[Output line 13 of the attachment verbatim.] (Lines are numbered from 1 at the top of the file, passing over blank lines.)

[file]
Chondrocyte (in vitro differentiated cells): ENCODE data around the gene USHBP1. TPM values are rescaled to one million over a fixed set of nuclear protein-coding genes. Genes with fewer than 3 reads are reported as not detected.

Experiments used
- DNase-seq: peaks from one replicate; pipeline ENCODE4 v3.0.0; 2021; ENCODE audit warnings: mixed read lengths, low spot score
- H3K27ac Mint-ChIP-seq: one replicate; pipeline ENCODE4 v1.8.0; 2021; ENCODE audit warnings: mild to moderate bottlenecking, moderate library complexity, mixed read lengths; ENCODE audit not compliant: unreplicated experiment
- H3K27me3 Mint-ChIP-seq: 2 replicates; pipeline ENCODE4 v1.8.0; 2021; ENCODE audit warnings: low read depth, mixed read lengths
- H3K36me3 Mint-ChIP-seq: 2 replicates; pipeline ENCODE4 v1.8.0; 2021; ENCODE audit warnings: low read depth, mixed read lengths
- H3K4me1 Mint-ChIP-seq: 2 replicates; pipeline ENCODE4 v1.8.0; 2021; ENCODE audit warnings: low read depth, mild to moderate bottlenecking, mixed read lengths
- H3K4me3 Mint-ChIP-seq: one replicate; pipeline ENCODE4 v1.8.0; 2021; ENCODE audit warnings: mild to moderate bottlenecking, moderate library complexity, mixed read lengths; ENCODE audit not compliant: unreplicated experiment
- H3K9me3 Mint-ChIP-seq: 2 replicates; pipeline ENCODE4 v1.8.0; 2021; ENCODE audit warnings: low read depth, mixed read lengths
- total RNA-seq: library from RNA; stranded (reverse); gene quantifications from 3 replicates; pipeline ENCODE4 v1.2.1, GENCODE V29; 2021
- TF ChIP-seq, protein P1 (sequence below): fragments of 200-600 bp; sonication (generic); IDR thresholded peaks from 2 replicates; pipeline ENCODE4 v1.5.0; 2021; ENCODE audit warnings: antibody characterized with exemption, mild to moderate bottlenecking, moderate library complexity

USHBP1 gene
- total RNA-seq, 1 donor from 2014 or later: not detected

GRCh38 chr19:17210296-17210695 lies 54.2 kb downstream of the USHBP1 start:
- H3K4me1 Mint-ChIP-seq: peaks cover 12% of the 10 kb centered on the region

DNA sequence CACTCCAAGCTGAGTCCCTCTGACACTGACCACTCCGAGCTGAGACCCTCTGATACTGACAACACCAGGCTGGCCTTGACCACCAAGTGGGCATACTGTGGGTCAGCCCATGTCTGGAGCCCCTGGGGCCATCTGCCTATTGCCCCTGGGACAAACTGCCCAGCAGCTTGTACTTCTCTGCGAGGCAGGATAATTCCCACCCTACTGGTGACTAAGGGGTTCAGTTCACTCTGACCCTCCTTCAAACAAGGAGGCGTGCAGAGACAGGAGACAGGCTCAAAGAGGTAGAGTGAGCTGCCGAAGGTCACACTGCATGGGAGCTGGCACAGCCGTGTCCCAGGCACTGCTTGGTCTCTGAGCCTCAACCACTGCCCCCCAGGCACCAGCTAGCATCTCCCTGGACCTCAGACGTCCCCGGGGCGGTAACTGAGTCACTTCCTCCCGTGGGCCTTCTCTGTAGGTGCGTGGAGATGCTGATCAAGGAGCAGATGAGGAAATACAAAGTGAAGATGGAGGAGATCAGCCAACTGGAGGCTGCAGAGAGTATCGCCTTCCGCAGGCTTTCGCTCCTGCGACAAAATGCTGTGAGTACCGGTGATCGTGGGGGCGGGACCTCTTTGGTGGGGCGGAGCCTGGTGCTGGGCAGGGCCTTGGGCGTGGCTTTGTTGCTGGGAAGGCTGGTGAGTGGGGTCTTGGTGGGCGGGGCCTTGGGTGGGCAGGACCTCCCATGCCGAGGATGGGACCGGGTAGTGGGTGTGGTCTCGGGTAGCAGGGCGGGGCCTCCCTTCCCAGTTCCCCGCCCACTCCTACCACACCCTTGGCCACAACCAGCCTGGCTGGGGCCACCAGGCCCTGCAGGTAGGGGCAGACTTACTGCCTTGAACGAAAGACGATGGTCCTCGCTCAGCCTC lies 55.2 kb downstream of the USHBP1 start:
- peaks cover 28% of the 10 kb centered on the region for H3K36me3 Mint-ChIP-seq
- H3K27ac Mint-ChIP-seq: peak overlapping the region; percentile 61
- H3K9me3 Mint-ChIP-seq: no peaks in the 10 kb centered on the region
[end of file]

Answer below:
- total RNA-seq, 1 donor from 2014 or later: not detected